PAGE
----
Tuesday, June 02, 2015

Lively Dead Old White Men

From a set of character sketches of the men who composed the US Constitution, this sparkling estimate of one of them by chronicler William Pierce:

I had often heard that he was a great Orator, but I found him an indifferent Speaker. With an affected air of wisdom he labors to produce a trifle, -his language is irregular and incorrect, -his flourishes (for he sometimes attempts them), are like expiring flames, they just shew themselves and go out; -no traces of them are left on the mind to clear or animate it. He is, however, a good writer...


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2 comments:

Anonymous said...

I did not read the link so I might not know quite what is going on here but this seems like pissy snark to me. How can one be a good writer and be such a terrible one as described in the quote? Good writers do stick and do animate. If neither of those things happen, the so called writer didn't really write anything, just scribble pretty. Apparently, one can be a good writer and a bad one at the same time. Sounds like liberal syncretism to me. I am not going to the link as I am lazy as a title 9 black but, do tell me if I am wrong about the quote's origins, I would like to know.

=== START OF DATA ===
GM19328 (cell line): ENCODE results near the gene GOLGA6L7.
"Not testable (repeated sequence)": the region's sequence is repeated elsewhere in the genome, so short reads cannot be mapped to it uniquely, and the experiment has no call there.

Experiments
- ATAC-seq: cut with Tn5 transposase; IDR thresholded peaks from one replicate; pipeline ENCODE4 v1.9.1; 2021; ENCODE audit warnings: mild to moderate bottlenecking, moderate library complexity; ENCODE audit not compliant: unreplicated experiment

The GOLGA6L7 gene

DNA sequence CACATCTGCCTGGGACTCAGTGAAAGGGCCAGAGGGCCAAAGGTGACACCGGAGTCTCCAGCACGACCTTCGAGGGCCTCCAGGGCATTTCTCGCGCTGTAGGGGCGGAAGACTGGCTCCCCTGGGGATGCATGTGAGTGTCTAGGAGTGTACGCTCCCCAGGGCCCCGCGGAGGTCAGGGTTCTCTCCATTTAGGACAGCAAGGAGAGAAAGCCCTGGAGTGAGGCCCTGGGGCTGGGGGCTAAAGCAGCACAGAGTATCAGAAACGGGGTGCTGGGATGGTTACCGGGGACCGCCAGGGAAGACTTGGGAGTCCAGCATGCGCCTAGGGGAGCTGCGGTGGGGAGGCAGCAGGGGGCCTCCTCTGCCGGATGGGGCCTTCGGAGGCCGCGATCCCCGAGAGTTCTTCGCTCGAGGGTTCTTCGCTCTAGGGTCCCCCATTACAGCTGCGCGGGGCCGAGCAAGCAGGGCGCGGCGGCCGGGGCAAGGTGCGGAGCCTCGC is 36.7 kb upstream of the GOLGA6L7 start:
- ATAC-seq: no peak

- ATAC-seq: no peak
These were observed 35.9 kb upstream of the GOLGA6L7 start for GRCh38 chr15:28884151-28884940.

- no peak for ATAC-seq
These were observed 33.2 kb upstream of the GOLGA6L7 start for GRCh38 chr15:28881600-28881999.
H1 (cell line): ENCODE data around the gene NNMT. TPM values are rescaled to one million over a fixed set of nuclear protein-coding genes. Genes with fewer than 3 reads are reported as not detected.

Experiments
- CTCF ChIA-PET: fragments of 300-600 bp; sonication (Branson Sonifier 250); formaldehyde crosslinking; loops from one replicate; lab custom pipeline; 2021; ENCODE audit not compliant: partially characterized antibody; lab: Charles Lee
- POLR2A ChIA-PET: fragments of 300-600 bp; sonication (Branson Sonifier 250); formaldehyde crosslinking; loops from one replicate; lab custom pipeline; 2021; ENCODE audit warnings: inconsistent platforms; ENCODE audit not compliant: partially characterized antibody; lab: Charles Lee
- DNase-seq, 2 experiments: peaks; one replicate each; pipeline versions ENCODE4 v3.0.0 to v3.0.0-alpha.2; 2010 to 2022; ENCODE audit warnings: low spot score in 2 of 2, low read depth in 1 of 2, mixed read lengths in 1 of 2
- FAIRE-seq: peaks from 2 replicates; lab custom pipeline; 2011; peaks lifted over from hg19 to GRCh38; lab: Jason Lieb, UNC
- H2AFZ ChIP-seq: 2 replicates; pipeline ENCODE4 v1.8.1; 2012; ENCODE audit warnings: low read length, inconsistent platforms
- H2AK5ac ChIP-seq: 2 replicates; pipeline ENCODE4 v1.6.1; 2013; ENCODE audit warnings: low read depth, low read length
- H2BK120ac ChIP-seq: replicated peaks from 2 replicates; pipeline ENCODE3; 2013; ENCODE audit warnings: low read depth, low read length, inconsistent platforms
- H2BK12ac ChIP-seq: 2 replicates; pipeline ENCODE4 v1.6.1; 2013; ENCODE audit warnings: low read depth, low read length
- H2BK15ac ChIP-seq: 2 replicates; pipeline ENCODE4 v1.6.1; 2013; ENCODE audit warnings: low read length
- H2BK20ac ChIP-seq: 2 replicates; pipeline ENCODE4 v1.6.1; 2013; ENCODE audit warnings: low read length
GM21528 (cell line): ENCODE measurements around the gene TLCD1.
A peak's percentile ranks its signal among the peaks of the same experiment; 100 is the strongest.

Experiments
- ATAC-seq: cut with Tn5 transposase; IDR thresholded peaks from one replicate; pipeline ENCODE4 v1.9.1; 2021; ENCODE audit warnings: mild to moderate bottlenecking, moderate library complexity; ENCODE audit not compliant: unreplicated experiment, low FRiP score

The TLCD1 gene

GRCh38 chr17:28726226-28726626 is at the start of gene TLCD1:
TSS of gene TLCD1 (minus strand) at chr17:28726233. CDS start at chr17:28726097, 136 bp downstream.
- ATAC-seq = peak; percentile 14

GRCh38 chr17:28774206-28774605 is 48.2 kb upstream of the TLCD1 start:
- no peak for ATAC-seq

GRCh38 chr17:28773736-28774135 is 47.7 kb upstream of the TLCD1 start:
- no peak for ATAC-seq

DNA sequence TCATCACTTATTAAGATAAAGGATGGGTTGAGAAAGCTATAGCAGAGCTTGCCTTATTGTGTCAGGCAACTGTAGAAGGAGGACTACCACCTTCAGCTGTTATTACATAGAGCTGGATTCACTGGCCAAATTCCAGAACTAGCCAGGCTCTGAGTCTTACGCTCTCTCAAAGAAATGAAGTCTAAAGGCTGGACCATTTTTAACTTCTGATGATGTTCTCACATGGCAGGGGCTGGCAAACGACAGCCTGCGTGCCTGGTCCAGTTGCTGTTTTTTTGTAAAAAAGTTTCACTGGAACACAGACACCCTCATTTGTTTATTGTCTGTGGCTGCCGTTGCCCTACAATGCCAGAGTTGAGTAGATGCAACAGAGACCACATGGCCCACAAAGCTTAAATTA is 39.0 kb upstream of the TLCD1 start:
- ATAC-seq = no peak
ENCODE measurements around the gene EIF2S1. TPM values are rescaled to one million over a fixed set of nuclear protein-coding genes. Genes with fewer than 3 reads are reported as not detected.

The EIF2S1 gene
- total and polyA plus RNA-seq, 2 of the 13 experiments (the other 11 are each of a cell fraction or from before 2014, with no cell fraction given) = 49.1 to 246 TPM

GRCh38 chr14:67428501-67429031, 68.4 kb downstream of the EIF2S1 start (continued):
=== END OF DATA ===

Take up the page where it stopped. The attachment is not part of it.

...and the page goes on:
-A

DrAndroSF said...

Ah, well, -A, the link is crucial. The writer was one of the men at the Constitutional Convention of 1787, who is known mainly for his "in vivo" character sketches of his fellow delegates as they were locked up in that hot stuff place for 4 summer months in Philly. Very entertaining and worth a quick read. No liberal, he.

He critiques the man in question as a bad speaker, but a good writer. And does it rather entertainingly IMHO.

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